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Ten years after

BU football's lost generation still feels pain of program's final season

Coach Tom Masella meets the media Oct. 27 after BU said it was dropping football. Coach Tom Masella meets the media Oct. 27 after BU said it was dropping football. (FILE/GAIL OSKIN/ASSOCIATED PRESS)

Five games into the 1997 season, Boston University's second-year football coach, Tom Masella, was summoned to athletic director Gary Strickler's office where, Masella said, "I was brought to my knees."

Assured by several key members of the BU administration that he would be given the opportunity to rebuild a losing team just two years removed from qualifying for the NCAA Division 1-AA playoffs, Masella instead was given the news that the 103-year-old program was being dropped.

The trustees' formal vote - influenced by former university president John Silber's not-so-gentle coaxing - was followed by Masella addressing his players and their families at the Homecoming game against Northeastern.

On the 10th anniversary of BU's final season, the memories of Homecoming Day are still fresh for the Messier family of Rehoboth, because two weeks after his meeting with Strickler and one week after informing his coaches, it was time for Masella to let everyone know the rumors were true.

"We knew at the Northeastern game that something was going to happen," recalled Chuck Messier, father of BU freshman lineman Dan Messier, an All-Conference player at Bishop Feehan High. "A few of the older alumni in the stands were saying to us, 'You've got to stop this,' and they must have assumed we knew what was going on, but it never dawned on me that BU was closing down the program. It was a shock because Danny was told before he committed that the BU football program was not in danger."

Dan Messier enrolled at Northeastern the following fall, where he was a starting offensive tackle for three seasons and an Academic All-Conference selection.

"I had finally gotten settled in at BU and out of the blue, they said the team was dropped. It was upsetting news," he said. "I felt I had made the right choice going to BU and it took me a while after I got to Northeastern to get back the emotion and motivation for football. I was an 18-year-old kid who had his world turned around."

The season ended Nov. 22 with a 31-14 loss at James Madison - whose fans gave the Terriers a standing ovation at the end - but not before the lame duck team blew out the University of Massachusetts at Nickerson Field, 33-8, in an emotional final home game, its only victory that year.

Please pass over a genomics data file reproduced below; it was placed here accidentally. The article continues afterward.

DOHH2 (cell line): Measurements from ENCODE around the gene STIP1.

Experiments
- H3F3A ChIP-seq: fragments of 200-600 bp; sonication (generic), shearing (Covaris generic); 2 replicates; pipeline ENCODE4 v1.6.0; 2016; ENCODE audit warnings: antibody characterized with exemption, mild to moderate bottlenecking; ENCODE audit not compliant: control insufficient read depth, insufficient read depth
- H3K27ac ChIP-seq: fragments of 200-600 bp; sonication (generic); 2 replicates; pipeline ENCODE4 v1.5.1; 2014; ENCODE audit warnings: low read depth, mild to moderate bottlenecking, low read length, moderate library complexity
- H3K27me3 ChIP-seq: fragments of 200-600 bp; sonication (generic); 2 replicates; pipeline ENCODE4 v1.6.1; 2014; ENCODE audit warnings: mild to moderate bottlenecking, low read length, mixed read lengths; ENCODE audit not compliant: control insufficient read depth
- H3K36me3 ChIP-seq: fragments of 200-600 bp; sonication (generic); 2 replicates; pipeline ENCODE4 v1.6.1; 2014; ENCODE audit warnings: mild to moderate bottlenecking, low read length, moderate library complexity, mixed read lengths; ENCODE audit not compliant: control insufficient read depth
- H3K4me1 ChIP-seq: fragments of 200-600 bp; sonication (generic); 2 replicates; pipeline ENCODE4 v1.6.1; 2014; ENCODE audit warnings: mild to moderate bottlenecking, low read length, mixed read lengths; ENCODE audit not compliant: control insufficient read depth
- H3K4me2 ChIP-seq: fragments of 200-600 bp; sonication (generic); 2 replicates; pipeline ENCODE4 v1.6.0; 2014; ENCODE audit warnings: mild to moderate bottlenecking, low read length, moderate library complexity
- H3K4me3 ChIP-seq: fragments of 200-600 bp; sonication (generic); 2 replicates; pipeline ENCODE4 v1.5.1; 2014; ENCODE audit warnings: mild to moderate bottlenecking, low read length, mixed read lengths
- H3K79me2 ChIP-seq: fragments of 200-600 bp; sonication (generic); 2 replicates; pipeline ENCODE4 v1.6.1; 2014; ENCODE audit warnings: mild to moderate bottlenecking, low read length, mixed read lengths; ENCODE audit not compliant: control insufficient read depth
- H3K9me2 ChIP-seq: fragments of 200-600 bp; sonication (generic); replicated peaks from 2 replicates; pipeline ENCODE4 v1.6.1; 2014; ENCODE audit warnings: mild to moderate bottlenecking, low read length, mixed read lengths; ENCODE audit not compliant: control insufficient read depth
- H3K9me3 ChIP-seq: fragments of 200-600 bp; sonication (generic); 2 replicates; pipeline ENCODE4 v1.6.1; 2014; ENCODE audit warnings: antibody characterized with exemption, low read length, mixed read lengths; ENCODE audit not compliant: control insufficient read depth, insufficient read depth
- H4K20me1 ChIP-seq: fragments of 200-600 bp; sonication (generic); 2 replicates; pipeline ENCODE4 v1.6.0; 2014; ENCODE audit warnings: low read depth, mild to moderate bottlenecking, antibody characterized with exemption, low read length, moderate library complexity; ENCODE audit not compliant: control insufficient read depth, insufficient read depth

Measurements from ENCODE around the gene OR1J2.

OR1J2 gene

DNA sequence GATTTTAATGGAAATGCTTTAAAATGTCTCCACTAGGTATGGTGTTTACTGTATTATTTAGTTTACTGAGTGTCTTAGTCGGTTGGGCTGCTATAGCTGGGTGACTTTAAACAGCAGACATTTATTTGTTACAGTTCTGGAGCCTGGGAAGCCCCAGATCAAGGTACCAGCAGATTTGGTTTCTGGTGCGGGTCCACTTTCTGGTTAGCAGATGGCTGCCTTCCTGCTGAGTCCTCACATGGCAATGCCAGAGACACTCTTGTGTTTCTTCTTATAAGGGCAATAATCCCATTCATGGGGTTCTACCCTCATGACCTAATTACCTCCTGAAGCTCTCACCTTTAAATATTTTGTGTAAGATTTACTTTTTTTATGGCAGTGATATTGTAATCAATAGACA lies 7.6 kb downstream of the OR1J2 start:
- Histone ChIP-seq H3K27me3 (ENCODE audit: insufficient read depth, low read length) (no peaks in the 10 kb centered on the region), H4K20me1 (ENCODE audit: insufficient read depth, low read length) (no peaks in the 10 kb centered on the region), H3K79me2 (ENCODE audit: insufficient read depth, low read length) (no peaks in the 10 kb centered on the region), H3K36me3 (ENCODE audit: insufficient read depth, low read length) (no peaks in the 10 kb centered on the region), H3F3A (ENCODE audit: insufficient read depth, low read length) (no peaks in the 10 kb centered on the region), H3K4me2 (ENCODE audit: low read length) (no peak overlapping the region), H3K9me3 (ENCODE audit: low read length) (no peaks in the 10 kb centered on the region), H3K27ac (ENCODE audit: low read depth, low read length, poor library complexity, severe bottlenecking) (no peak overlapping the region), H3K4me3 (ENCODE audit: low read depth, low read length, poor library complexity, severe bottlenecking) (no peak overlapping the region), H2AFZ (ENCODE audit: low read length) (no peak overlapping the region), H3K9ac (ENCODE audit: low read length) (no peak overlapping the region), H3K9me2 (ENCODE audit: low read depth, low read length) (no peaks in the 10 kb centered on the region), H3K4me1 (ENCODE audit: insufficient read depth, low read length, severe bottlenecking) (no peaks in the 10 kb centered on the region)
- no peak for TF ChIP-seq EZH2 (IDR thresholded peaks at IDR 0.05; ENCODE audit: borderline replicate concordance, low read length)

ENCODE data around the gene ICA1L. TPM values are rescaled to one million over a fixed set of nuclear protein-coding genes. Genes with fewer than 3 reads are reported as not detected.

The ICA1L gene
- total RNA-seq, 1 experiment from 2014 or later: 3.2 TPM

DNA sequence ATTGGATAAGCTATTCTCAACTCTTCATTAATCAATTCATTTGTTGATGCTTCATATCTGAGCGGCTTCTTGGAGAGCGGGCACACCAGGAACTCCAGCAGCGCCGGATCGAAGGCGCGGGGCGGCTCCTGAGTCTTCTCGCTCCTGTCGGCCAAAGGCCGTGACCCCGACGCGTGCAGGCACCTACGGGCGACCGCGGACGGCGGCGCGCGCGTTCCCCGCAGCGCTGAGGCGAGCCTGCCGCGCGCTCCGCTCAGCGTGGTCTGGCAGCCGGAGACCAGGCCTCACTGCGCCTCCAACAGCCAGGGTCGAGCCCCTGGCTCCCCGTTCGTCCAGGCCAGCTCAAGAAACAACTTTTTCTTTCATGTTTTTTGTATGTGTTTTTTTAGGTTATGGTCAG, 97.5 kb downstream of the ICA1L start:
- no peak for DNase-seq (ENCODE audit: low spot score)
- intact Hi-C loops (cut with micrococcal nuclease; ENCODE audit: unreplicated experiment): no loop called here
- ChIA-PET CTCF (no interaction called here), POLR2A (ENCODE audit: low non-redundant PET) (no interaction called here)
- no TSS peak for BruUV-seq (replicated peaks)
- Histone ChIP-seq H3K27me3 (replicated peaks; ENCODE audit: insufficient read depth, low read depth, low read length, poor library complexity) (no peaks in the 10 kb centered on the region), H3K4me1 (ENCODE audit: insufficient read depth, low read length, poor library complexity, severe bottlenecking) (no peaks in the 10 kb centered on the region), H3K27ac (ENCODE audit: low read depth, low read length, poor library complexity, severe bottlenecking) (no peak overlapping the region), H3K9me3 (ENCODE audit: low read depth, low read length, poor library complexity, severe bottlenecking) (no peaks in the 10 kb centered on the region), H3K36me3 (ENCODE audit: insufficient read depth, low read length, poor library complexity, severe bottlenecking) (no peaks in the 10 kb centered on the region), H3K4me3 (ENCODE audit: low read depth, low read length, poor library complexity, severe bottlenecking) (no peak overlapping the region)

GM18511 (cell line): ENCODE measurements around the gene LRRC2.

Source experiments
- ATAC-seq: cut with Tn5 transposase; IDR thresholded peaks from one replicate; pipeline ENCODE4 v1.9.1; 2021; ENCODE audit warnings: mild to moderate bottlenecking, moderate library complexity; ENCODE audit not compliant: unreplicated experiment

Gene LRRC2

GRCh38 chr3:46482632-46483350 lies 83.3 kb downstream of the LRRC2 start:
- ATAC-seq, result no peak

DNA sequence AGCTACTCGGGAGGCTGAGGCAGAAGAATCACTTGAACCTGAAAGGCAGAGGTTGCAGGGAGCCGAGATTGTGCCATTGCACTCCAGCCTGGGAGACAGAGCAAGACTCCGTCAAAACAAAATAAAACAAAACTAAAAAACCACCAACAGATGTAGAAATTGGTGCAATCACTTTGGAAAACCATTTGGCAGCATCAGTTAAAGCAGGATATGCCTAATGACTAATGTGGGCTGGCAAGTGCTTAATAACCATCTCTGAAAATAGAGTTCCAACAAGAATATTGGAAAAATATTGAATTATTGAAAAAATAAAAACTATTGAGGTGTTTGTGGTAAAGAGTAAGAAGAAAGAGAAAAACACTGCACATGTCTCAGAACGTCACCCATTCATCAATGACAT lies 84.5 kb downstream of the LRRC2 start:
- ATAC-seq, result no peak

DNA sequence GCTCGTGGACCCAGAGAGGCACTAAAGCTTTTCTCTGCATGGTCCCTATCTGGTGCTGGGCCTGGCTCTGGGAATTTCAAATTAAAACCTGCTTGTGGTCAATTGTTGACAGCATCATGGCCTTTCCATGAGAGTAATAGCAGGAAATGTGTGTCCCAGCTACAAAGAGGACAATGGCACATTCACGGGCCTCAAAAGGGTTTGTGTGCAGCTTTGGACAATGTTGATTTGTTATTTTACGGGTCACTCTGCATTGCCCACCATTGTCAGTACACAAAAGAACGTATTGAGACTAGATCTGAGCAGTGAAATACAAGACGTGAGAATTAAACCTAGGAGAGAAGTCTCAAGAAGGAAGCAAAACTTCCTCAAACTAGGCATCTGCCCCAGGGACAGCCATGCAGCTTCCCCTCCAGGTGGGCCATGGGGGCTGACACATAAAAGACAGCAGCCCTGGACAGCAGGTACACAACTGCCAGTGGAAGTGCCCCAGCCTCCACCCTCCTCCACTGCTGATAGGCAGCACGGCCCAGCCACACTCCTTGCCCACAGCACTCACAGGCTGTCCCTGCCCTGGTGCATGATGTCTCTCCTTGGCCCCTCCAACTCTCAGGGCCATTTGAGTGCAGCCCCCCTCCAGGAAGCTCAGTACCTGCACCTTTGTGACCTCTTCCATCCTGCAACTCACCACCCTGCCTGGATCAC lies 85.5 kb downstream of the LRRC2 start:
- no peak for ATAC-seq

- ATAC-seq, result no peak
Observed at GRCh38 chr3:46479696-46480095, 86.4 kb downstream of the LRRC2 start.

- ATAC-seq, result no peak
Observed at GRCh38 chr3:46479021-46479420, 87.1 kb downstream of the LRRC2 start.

UMass won the Division 1-AA national championship the following season.

Dan Hart, a junior linebacker from Waltham, wrote an article for the BU Free Press in which he expressed his disappointment. "You literally sweat and bleed for the university and you get slapped in the face for it - that was pretty much what I wrote and it was that emotion we all carried into the UMass game. Everybody in the locker room wanted to go out with a bang," recalled Hart, who later visited AIC on a recruiting trip but felt playing somewhere else wouldn't be the same.

Hart went back to BU part-time and earned his degree three years ago. He is one of three BU players from that team now working as police officers in their hometowns - the others are sophomore running back Tom Dicker in Watertown and junior quarterback Dan Hanafin in Burlington.

Money issues

According to Strickler, the program, including scholarships, was costing around $3 million annually and taking in about $100,000 through ticket sales and alumni contributions. The administration felt the money would be better spent on upgrading the athletic plant and expanding women's sports.

"It was a necessary thing to do, but I felt badly for Tom and the players at the time and I still have that same feeling today," said Strickler, who retired in 2004.

Attendance, up during the NCAA playoff years of 1993 and 1994 when the late Dan Allen was coach, was down after BU temporarily had cut some football scholarships. Because of those cuts, Masella's last BU team had 25 freshmen and 25 sophomores but just 19 juniors and four seniors.

Inexperience and lack of depth resulted in another 1-10 season in 1996, a far cry from Allen's 1993 team that went 12-1 and upset Northern Iowa in the 1-AA playoffs at a well-packed Nickerson Field, and the 1994 team that was 9-3 and defeated Division 1-A opponent Army.

The Prebolas of Sparta, N.J., remember the good and bad times.

Gene, an offensive and defensive end at BU in the 1950s, is a member of the BU Hall of Fame. His son, Kris, walked on to the BU varsity in 1994 and played his final season in '97 with a scholarship.

"The announcement came as a surprise to both of us," said Gene, who coached high school football in Oakland, N.J., for 32 years after a four-year pro career in the American Football League, "but I don't know even when I was there if BU ever made money on football.

"We were a major independent in the '50s and we had some great players, but they stopped recruiting enough quality players to match up against teams like Penn State and Syracuse and they eventually toned down the schedule. Of course I'd like to see BU football come back and I miss traveling to Boston for the games," added Prebola, who played on the 1959 BU team that defeated Boston College, "but I don't think there's much hope."

Despite their own feelings of hopelessness, the Terriers gave it all they had at James Madison.